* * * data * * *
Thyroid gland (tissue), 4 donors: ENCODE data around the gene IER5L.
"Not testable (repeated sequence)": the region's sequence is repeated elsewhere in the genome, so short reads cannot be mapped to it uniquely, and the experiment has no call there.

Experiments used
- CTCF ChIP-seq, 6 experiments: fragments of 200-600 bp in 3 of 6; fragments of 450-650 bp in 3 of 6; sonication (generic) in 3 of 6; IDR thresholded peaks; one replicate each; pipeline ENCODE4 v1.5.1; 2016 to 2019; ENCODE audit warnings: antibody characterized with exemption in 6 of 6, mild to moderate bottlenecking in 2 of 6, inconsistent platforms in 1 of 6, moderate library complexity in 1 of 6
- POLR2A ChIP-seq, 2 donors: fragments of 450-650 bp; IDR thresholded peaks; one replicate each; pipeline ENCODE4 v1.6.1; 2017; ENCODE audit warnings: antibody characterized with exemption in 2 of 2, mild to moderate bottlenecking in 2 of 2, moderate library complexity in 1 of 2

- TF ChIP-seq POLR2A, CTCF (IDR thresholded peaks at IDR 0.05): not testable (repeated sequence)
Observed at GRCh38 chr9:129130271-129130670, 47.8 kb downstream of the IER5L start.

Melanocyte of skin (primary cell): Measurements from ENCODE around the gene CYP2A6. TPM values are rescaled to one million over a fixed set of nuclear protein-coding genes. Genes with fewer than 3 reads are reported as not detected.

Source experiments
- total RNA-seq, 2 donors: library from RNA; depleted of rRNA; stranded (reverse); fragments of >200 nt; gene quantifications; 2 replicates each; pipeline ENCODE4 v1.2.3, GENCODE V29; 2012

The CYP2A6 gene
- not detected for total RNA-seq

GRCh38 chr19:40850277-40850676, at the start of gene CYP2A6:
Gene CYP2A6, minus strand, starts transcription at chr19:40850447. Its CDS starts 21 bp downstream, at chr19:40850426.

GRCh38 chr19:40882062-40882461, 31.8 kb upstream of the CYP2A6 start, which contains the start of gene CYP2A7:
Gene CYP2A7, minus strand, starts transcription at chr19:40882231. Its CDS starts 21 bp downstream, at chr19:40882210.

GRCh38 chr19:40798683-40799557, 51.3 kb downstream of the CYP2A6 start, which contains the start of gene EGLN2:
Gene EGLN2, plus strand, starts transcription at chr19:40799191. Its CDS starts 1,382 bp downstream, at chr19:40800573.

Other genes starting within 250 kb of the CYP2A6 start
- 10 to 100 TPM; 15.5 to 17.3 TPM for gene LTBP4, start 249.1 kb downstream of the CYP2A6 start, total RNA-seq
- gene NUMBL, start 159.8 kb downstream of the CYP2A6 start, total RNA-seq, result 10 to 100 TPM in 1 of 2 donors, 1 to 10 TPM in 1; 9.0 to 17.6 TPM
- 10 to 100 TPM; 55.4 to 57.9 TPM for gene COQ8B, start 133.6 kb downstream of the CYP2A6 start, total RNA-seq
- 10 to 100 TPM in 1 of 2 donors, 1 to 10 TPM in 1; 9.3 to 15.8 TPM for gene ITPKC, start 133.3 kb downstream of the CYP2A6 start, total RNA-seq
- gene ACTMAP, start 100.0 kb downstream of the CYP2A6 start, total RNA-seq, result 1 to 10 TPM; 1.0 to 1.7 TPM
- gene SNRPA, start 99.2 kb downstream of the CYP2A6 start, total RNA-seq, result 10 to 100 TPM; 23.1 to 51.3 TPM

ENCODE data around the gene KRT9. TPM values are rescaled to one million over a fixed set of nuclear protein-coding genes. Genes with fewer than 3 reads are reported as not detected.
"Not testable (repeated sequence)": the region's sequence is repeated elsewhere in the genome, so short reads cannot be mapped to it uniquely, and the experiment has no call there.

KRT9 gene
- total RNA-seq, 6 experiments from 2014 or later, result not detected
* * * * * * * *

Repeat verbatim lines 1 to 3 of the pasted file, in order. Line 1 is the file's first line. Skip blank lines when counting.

Thyroid gland (tissue), 4 donors: ENCODE data around the gene IER5L.
"Not testable (repeated sequence)": the region's sequence is repeated elsewhere in the genome, so short reads cannot be mapped to it uniquely, and the experiment has no call there.

Experiments used